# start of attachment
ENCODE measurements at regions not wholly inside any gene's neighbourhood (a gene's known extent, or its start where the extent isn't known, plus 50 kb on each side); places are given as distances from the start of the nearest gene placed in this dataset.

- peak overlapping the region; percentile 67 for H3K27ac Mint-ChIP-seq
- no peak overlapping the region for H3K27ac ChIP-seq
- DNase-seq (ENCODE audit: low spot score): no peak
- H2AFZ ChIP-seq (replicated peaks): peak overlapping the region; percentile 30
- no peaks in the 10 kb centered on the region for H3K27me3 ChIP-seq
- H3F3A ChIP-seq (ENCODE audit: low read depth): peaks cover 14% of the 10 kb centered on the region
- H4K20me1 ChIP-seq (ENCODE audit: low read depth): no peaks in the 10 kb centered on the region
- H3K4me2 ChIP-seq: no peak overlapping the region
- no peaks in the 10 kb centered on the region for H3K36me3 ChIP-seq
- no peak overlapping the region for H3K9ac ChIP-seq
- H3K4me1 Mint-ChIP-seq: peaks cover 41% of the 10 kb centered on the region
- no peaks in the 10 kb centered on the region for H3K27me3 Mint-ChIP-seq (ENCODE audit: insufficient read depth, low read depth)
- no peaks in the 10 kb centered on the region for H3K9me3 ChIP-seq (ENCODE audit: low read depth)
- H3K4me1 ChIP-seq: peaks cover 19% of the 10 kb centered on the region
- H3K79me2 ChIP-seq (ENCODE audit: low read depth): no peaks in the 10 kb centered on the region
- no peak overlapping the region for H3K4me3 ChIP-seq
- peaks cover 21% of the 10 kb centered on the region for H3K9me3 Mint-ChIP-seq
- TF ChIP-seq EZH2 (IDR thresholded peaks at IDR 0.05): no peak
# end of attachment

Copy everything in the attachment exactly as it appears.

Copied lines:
ENCODE measurements at regions not wholly inside any gene's neighbourhood (a gene's known extent, or its start where the extent isn't known, plus 50 kb on each side); places are given as distances from the start of the nearest gene placed in this dataset.

- peak overlapping the region; percentile 67 for H3K27ac Mint-ChIP-seq
- no peak overlapping the region for H3K27ac ChIP-seq
- DNase-seq (ENCODE audit: low spot score): no peak
- H2AFZ ChIP-seq (replicated peaks): peak overlapping the region; percentile 30
- no peaks in the 10 kb centered on the region for H3K27me3 ChIP-seq
- H3F3A ChIP-seq (ENCODE audit: low read depth): peaks cover 14% of the 10 kb centered on the region
- H4K20me1 ChIP-seq (ENCODE audit: low read depth): no peaks in the 10 kb centered on the region
- H3K4me2 ChIP-seq: no peak overlapping the region
- no peaks in the 10 kb centered on the region for H3K36me3 ChIP-seq
- no peak overlapping the region for H3K9ac ChIP-seq
- H3K4me1 Mint-ChIP-seq: peaks cover 41% of the 10 kb centered on the region
- no peaks in the 10 kb centered on the region for H3K27me3 Mint-ChIP-seq (ENCODE audit: insufficient read depth, low read depth)
- no peaks in the 10 kb centered on the region for H3K9me3 ChIP-seq (ENCODE audit: low read depth)
- H3K4me1 ChIP-seq: peaks cover 19% of the 10 kb centered on the region
- H3K79me2 ChIP-seq (ENCODE audit: low read depth): no peaks in the 10 kb centered on the region
- no peak overlapping the region for H3K4me3 ChIP-seq
- peaks cover 21% of the 10 kb centered on the region for H3K9me3 Mint-ChIP-seq
- TF ChIP-seq EZH2 (IDR thresholded peaks at IDR 0.05): no peak